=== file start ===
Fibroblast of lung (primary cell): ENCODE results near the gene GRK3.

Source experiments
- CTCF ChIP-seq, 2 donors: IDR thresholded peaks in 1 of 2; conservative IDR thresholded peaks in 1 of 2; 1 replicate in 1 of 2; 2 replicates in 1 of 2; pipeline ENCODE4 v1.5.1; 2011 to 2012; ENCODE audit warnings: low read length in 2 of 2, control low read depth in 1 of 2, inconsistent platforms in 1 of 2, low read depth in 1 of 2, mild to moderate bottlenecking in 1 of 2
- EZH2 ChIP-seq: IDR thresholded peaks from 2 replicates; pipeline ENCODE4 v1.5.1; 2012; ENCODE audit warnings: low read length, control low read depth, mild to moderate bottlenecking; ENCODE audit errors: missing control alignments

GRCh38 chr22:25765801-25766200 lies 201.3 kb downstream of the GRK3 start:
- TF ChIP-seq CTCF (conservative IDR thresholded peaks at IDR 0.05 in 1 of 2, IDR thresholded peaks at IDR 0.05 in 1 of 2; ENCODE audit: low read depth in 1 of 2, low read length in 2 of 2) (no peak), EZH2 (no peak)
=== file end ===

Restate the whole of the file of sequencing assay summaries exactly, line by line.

Fibroblast of lung (primary cell): ENCODE results near the gene GRK3.

Source experiments
- CTCF ChIP-seq, 2 donors: IDR thresholded peaks in 1 of 2; conservative IDR thresholded peaks in 1 of 2; 1 replicate in 1 of 2; 2 replicates in 1 of 2; pipeline ENCODE4 v1.5.1; 2011 to 2012; ENCODE audit warnings: low read length in 2 of 2, control low read depth in 1 of 2, inconsistent platforms in 1 of 2, low read depth in 1 of 2, mild to moderate bottlenecking in 1 of 2
- EZH2 ChIP-seq: IDR thresholded peaks from 2 replicates; pipeline ENCODE4 v1.5.1; 2012; ENCODE audit warnings: low read length, control low read depth, mild to moderate bottlenecking; ENCODE audit errors: missing control alignments

GRCh38 chr22:25765801-25766200 lies 201.3 kb downstream of the GRK3 start:
- TF ChIP-seq CTCF (conservative IDR thresholded peaks at IDR 0.05 in 1 of 2, IDR thresholded peaks at IDR 0.05 in 1 of 2; ENCODE audit: low read depth in 1 of 2, low read length in 2 of 2) (no peak), EZH2 (no peak)